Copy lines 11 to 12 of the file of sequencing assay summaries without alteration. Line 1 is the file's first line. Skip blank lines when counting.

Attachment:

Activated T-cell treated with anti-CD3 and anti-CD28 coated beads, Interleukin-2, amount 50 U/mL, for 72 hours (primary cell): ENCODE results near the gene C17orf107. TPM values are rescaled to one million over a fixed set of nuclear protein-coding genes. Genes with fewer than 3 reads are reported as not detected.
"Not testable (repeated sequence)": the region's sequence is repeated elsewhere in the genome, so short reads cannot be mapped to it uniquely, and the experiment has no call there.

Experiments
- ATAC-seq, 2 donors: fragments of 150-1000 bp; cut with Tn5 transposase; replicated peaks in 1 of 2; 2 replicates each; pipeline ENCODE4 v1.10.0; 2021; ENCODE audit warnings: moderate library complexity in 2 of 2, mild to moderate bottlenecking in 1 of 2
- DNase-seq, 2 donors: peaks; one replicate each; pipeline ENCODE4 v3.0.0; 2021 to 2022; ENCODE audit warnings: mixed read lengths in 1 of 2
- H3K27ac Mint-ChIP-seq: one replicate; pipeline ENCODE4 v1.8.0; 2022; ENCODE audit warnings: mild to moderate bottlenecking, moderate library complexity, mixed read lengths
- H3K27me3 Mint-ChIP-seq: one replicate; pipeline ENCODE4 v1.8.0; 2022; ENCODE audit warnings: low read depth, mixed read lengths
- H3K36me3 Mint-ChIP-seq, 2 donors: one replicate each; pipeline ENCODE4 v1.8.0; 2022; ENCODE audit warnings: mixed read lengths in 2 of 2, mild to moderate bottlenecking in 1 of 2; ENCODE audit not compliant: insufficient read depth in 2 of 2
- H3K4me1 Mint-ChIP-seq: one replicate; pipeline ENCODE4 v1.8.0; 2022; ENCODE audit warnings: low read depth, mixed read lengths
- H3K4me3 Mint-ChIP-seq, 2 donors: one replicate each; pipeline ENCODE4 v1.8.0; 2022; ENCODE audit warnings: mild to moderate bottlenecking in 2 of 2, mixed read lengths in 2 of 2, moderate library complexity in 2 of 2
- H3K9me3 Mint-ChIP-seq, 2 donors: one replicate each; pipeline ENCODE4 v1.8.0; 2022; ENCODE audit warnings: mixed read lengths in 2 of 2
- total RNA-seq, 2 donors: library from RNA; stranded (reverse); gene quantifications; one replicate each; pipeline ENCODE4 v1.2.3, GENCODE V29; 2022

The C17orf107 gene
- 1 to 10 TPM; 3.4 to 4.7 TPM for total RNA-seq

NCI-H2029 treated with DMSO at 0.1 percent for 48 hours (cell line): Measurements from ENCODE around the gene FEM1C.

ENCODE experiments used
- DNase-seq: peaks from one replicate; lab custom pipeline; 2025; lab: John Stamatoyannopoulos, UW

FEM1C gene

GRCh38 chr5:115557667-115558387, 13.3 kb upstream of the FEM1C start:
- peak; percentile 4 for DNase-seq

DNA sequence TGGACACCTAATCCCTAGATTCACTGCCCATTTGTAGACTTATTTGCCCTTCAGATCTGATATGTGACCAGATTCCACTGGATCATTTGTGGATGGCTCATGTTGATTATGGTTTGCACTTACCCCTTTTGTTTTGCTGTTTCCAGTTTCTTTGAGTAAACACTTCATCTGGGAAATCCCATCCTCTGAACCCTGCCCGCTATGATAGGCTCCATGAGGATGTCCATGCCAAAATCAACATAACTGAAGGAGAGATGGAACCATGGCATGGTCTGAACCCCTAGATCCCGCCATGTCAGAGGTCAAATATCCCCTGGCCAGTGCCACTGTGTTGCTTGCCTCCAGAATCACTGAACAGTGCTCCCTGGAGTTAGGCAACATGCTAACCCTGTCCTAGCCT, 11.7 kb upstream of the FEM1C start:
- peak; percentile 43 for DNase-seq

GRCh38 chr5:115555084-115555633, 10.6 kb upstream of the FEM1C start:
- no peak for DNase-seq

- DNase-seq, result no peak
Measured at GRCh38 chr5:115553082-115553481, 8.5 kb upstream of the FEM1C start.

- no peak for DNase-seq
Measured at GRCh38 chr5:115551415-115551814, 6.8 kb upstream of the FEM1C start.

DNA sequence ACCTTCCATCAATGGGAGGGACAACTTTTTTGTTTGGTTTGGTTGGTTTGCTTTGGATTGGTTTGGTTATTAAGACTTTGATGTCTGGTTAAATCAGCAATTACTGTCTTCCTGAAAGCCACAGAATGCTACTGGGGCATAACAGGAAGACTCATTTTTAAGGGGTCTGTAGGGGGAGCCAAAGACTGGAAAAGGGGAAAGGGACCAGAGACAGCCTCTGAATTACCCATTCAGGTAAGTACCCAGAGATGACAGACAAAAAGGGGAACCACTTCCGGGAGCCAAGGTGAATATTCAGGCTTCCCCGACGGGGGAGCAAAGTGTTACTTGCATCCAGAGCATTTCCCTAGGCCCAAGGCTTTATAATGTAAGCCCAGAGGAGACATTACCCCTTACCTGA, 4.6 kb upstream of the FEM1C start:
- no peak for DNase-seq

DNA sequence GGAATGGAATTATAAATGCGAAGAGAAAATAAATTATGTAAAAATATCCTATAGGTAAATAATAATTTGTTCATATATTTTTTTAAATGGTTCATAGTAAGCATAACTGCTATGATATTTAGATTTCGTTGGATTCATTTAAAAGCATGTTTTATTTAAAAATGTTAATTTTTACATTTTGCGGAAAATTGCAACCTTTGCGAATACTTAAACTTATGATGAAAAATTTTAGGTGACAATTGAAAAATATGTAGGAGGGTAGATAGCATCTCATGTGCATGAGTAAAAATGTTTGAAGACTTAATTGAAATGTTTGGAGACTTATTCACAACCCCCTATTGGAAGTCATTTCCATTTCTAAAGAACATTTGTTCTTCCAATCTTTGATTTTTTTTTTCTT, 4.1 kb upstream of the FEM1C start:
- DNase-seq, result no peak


- H3K9me3 Mint-ChIP-seq, 2 donors: one replicate each; pipeline ENCODE4 v1.8.0; 2022; ENCODE audit warnings: mixed read lengths in 2 of 2
- total RNA-seq, 2 donors: library from RNA; stranded (reverse); gene quantifications; one replicate each; pipeline ENCODE4 v1.2.3, GENCODE V29; 2022